This is intriguing. HD 110067 properties can be seen at this site, https://exoplanet.eu/home/
All six orbit well inside where we see Mercury in our solar system with masses ranging 3.9 earth to 8.52 earths. The host star is listed as 8.1 Gyr. Somehow these super earths formed very close to the host star, maintained their orbits and resonance, perhaps over some 8.1 billion years or more. The timescale for the age of the system could also be wrong, not nearly so old.
That's not what I see. It appears to me that each orbit is independent and UN-affected by the other orbits. I didn't see any change in their speed or direction when they grouped up. Or spread apart.Reply
I think we could put a duplicate earth in earth's orbit without any effects at all. And even slowly nudge it to earth and even dock with it, if it didn't spin. Just like satellites.
I even think one could pluck or more planets out and the ones left would continue.
I think a planet orbit is in resonance with itself. One small stretched out spin formed into a another rotation. I think a planet orbit is a one turn closed helix. 1 to 1 ratio.
It has always seemed a little odd to me that the swinging analogy is used to support unchanging (ie stable) orbits. The point in pushing at the right time on the swing is to cause the person to go higher and higher and higher....Reply
I think in most cases, resonance is destabilizing. This, apparently, is very true for small bodies orbiting a large one, like ring particles around Saturn. The gaps found in the asteroid belt are other examples.
But when it's more massive objects, the resonance serves to hold them from wandering. Funny how the same forces of nature can, in certain cases, produce opposite results.
The animation is of too small a scale to show the perturbations that keep them in their stable orbits. Note the fixed rendezvous points. If a planet is slightly early, the other won't be in place yet, the two will be farther away than usual, the early arriver will receive a slight pull to slow it down. When a late arriver gets into position, the other planet will be ahead in its orbit, pulling the laggard ahead.Reply
My (new) way of conceptualizing gravity is with space as the orthogonal foundation and gravity describes the eccentric distribution of time-speed across it.Reply
Time runs slower proximate to matter, which would be the definition of mass.
Inertia favors slowed time because conceptually either a moving object (matter) 'speeds up' or space 'shrinks' in the vicinity of slowed time.
Planets in resonance are temporally slipstreaming.
Aligning in a temporal trough not a spatial one.
Depending on the distance between planets, planet sizes and the distance to their star they might be in a constant eclipse state except for the innermost planet. Constantly in the shade of another planet(s).
Also people/beings on middle planets quite possibly can see only the two planets they are between because any planet further from them in the sequence are in constant occultation.
Hard to imagine this wouldn't be a problem keeping an orbiting moon in orbit unless it was perfectly perpendicular to planet chain axis.
Otherwise it would constantly be hitting temporal 'speed bumps'.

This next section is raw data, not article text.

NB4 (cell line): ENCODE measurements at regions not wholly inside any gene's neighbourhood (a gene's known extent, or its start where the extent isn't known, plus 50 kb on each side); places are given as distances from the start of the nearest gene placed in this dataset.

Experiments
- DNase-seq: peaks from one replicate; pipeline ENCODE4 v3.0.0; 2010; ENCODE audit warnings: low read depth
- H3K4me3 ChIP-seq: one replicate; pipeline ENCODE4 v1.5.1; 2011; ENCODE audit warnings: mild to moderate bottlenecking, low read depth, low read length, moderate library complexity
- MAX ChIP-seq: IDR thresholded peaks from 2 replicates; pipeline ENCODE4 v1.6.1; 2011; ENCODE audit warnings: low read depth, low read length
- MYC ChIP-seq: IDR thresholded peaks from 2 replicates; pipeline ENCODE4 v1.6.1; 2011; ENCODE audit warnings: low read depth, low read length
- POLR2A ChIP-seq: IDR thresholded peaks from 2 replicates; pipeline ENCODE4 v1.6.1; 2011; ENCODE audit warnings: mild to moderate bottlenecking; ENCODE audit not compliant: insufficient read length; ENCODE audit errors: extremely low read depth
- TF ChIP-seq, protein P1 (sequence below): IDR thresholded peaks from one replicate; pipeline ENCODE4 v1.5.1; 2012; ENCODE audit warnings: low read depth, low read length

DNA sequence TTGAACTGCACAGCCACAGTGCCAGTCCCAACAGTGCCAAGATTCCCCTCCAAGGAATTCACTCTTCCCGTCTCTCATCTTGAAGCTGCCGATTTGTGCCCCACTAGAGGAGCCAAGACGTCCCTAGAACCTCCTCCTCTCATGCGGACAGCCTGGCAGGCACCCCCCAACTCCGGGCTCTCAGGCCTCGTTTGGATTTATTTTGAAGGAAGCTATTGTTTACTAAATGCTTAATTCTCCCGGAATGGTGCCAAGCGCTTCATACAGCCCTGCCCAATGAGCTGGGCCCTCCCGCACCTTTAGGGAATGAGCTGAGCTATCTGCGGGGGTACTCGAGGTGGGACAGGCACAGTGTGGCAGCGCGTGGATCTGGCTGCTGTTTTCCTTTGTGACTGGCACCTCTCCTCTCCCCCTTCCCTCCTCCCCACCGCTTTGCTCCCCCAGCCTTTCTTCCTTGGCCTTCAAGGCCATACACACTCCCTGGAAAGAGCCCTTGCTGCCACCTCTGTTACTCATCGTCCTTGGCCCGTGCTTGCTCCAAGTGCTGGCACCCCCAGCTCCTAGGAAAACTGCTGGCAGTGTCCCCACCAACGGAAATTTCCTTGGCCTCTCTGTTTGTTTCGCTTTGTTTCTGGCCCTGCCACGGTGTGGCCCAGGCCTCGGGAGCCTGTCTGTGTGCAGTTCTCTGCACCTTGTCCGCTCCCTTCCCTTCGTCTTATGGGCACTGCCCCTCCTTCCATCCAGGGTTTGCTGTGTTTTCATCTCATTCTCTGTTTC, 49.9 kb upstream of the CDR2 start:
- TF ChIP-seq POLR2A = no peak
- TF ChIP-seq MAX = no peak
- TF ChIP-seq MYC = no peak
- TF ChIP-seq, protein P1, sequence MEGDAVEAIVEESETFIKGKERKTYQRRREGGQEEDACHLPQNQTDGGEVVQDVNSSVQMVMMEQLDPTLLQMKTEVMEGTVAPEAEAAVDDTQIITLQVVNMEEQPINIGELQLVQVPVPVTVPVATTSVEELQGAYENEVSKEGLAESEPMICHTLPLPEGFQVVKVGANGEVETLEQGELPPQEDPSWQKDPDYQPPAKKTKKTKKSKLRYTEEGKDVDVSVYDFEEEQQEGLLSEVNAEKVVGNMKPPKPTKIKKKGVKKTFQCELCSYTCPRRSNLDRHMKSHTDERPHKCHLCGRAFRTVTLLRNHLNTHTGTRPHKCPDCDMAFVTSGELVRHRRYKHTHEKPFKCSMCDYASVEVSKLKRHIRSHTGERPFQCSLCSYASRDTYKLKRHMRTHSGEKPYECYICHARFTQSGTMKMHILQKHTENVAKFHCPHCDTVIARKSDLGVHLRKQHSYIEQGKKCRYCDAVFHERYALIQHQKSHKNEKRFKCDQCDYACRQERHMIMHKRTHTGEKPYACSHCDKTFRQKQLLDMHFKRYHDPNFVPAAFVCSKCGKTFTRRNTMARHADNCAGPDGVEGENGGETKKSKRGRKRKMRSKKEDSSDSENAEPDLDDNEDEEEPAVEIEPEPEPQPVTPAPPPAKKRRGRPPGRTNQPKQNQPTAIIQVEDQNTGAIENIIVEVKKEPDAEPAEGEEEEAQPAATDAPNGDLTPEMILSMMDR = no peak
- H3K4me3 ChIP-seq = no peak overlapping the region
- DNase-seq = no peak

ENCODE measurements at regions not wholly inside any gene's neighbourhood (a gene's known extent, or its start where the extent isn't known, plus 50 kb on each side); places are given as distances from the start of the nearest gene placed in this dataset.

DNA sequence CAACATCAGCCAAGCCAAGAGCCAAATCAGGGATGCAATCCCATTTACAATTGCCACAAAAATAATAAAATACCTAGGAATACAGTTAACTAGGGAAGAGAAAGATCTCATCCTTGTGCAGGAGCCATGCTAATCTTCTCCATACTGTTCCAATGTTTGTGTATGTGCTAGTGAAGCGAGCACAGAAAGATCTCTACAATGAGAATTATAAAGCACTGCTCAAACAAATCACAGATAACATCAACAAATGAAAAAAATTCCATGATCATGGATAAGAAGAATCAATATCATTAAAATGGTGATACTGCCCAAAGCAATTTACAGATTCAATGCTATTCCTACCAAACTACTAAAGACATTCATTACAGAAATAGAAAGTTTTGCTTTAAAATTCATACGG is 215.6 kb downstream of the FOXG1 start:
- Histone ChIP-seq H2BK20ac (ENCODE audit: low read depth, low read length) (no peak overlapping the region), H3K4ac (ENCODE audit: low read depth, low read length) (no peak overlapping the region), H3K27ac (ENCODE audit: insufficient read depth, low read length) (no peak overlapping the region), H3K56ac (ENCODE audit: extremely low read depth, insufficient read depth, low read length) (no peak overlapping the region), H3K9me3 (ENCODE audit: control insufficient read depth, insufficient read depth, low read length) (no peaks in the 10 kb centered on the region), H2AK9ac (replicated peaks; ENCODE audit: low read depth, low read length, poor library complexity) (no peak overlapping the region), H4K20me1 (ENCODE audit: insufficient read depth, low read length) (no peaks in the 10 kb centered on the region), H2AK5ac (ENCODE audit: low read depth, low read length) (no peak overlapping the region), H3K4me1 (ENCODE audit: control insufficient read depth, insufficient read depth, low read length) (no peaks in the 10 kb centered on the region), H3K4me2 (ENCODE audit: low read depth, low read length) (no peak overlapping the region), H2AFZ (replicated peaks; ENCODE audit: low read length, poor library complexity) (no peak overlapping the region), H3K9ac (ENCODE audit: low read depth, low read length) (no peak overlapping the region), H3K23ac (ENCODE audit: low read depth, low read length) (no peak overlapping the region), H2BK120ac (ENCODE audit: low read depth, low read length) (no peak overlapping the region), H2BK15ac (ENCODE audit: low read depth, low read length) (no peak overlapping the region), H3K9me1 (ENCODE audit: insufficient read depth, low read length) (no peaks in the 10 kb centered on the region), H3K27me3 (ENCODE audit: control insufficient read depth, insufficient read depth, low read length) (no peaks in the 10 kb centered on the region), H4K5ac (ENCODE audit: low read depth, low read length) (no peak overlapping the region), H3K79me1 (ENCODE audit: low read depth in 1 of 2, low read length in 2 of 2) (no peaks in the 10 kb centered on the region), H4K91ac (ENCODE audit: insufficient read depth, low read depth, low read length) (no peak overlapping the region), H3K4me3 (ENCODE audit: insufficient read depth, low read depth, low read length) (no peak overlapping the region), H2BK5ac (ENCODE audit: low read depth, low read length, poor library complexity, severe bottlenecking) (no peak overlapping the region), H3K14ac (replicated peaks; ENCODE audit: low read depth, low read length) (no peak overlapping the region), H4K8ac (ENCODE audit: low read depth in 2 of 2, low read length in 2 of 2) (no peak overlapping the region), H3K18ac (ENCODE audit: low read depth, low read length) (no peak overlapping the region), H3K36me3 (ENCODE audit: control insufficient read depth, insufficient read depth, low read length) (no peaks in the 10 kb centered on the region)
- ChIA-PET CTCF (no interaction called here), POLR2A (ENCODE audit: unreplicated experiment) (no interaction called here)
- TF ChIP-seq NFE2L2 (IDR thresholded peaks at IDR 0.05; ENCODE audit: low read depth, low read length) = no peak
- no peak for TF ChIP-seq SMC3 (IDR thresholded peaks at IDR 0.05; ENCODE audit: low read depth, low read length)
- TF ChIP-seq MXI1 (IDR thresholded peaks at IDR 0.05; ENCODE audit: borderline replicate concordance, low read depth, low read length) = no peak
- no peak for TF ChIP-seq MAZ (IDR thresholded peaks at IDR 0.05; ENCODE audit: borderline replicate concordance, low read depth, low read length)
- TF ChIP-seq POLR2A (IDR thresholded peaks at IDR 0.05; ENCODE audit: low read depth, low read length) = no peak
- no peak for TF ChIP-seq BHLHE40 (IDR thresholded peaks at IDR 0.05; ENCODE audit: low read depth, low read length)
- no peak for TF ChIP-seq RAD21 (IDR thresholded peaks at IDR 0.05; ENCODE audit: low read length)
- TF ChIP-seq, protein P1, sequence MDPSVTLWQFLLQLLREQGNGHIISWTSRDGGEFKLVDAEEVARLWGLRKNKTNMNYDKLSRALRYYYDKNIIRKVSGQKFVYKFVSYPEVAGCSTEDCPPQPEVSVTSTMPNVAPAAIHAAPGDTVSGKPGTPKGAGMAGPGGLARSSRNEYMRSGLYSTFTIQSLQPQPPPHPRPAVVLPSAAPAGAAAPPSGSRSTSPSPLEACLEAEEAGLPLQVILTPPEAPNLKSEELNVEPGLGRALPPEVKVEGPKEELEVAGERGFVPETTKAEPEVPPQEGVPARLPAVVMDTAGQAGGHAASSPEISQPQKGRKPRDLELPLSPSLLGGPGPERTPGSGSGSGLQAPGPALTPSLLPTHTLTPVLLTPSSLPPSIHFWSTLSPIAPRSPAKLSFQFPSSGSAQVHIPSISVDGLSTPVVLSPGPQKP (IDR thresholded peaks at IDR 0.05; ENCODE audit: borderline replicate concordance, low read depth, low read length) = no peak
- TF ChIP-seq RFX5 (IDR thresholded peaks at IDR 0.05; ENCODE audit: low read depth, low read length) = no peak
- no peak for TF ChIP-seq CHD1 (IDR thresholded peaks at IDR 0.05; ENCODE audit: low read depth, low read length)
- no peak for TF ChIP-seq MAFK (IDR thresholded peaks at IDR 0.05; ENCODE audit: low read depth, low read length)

There are 894 solar systems documented now at this site, https://exoplanet.eu/catalog/, and 947 documented here, https://exoplanetarchive.ipac.caltech.edu/index.htmlReply
None of these solar systems look like ours here. HD 11067 system is also found in my queries, TRAPPIST-1 too, and others like KOI-351 with 8 planets., also Kepler-90. Others have 2 or more exoplanets confirmed now. I would think astrobiology needs to show some of these extra-solar systems, indeed have an earthlike exoplanet with life on it, whether microorganisms or planets and trees. K2-18 system shows up and there are a number of reports attempting to show life on this possible hycean world. Others keep popping up indicating a magma world is likely here and not phytoplankton swimming around in a habitable ocean world.
JWST data suggest exoplanet K2-18b may have molten surface rather than a watery ocean, https://phys.org/news/2024-02-jwst-exoplanet-k2-18b-molten.html
Ref - Distinguishing Oceans of Water from Magma on Mini-Neptune K2-18b, https://iopscience.iop.org/article/10.3847/2041-8213/ad206e, 02-Feb-2024. "Abstract Mildly irradiated mini-Neptunes have densities potentially consistent with them hosting substantial liquid-water oceans ("Hycean" planets). The presence of CO2 and simultaneous absence of ammonia (NH3) in their atmospheres has been proposed as a fingerprint of such worlds. JWST observations of K2-18b, the archetypal Hycean, have found the presence of CO2 and the depletion of NH3 to <100 ppm; hence, it has been inferred that this planet may host liquid-water oceans. In contrast, climate modeling suggests that many of these mini-Neptunes, including K2-18b, may likely be too hot to host liquid water. We propose a solution to this discrepancy between observation and climate modeling by investigating the effect of a magma ocean on the atmospheric chemistry of mini-Neptunes. We demonstrate that atmospheric NH3 depletion is a natural consequence of the high solubility of nitrogen species in magma at reducing conditions; precisely the conditions prevailing where a thick hydrogen envelope is in communication with a molten planetary surface. The magma ocean model reproduces the present JWST spectrum of K2-18b to ≲3σ, suggesting this is as credible an explanation for current observations as the planet hosting a liquid-water ocean."
Still looking for ET phoning home :)